Wednesday, April 29, 2009
Tuesday, April 28, 2009
Friday, April 24, 2009
My score was a 40 out of 50. Lower than before, but still pretty good. This is what the judges said:
Thursday, April 23, 2009
Tuesday, April 21, 2009
Want some activities for your kids? Check out No Time For Flascards.
Monday, April 20, 2009
This is actually an old one. It was for a challennge on Daily Inspirations to journal in three different ways. I also included the actual hat that my daughter wore home from the hospital. Don't you just love that VW Bug paper!
These are for a summer swap. I copied the coconut drink on my oldest daughter's new shirt from Gymboree! Funny what can inspire you sometimes!
Saturday, April 18, 2009
Friday, April 17, 2009
Here are the rules for this week's challenge:
You must include a clear object on your LO (ie. recycle some plastic packaging, ghost shape..etc)
You must use at least 1 punch on your page (be creative!)
You must treat the Ad as a LIFT (not just inspiration of colors etc.)
I knew immediately what I was going to do, as we had just returned from the Wild seed Farm!
I used clear embossing powder (the flowers on the CS, although they look green!) and Crystal Effects for my clear item, and a scallop edged punch. I don't usually do this kind of LO, kind of cheesy with the shaped pics, but I do like it alot. It turned out cute and looks very different from my other stuff. Normally, a LO takes me an hour, maybe an hour and a half. I worked on this one for 3 days!!!
1. Over All LO Creativity (1-10)
Hmmm... OK, I know I am being silly, but I think the use of clear embossing powder is thinking outside the box! Thinking inside the box would be to use either a ghost shape or a piece of clear packaging. IDK, maybe I am just overly sensitive. I do appreciate the feedback and will try to grow thicker skin before next week...
Thursday, April 16, 2009
And, I also did these cute little clocks for my Time Swap:
Friday, April 10, 2009
We used some 'Press n Seal' because I didnt have any wax paper. Pour lots of glue out in the shape of a rainbow. I did this at school too and you have to really make a pool of glue or the noodles don't stick together. This is the one time I let my kids get crazy with the glue!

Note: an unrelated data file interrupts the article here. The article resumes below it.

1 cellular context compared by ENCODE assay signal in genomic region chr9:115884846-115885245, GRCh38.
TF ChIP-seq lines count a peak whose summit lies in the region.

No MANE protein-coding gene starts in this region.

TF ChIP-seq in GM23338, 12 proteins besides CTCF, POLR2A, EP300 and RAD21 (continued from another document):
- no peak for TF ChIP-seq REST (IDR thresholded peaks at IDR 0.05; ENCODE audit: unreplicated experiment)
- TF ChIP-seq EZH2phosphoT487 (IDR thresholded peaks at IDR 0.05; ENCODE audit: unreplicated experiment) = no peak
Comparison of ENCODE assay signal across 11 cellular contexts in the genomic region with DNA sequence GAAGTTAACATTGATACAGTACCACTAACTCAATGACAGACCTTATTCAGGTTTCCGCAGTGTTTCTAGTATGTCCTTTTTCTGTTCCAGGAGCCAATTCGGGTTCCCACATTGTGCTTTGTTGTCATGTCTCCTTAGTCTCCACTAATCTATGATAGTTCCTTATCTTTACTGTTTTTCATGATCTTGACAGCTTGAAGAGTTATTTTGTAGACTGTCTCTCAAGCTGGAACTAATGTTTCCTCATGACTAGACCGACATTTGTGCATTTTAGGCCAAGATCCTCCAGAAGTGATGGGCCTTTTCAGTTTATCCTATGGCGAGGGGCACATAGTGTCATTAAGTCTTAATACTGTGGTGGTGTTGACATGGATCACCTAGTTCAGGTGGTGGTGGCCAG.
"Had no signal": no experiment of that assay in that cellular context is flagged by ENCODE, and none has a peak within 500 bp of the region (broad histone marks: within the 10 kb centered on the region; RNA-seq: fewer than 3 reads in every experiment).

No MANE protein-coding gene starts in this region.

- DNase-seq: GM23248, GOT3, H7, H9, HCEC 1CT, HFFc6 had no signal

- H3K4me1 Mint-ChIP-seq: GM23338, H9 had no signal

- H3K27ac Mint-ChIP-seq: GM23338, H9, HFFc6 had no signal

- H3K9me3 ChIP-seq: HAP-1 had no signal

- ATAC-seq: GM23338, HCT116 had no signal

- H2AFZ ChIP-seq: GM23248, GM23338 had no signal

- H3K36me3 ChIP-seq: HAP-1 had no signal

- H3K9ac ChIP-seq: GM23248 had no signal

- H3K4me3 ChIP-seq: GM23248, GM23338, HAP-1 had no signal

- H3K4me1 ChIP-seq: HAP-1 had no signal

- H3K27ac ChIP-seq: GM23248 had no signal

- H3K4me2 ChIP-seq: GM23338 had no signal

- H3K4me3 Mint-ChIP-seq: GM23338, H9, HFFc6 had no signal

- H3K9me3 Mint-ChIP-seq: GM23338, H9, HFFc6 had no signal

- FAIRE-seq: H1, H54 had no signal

When all the glue is dry, peel off the wax paper and hang it in the window as a pretty sun catcher!
To teacher your child rainbow order, try this little tune:
My favorite book about wind is The Wind Blew, by Pat Hutchins.
Another good one is called Feel the Wind by Arthur Burros.
Gather a few items from around the house that can be easily blown. I use a feather, a ping pong ball, wooden bead, a tissue, and a foam ball. You will also need a straw that bends.
For older children, my daughter is 6 and I do this lesson with 4-5 year olds, bend the straw and hold it like a pipe. For younger kids, like my two year old, keep the straw straight. Also, before you start, have your child make a guess about whether each item can be blown (hypothesis.) To extend their thinking even further, have them make a simple chart with pictures of each item. Have them put an X or check next to each item after they try them (data collection.) Explain that these are things real scientist do when they are doing experiments!
Now, start blowing! Start with the lightest things first (feather, tissue) and move towards the heavier, harder to balance items (bead, ping pong ball.) You will have to help your child hold the straw steady. It may take a few tries, but all of these things will blow upwards. The wooden bead and ping pong ball will hover above the end of the straw. But, be prepared to chase them across the floor lots of times!
Since you have the straws out, try one more wind activity called “Wind Paining.” I used water color paints and filled each color with extra water. Use a dropper to get a little paint out and drop on the paper. Using the straw, blow the paint all around the paper to make a really cool design. Watch what happens when the colors start to run together!
Now that your child is an expert on wind, take them on a wind walk. Have them point out all the things the wind is blowing. When you get back, encourage them to journal (or draw) the things they saw that the wind was blowing!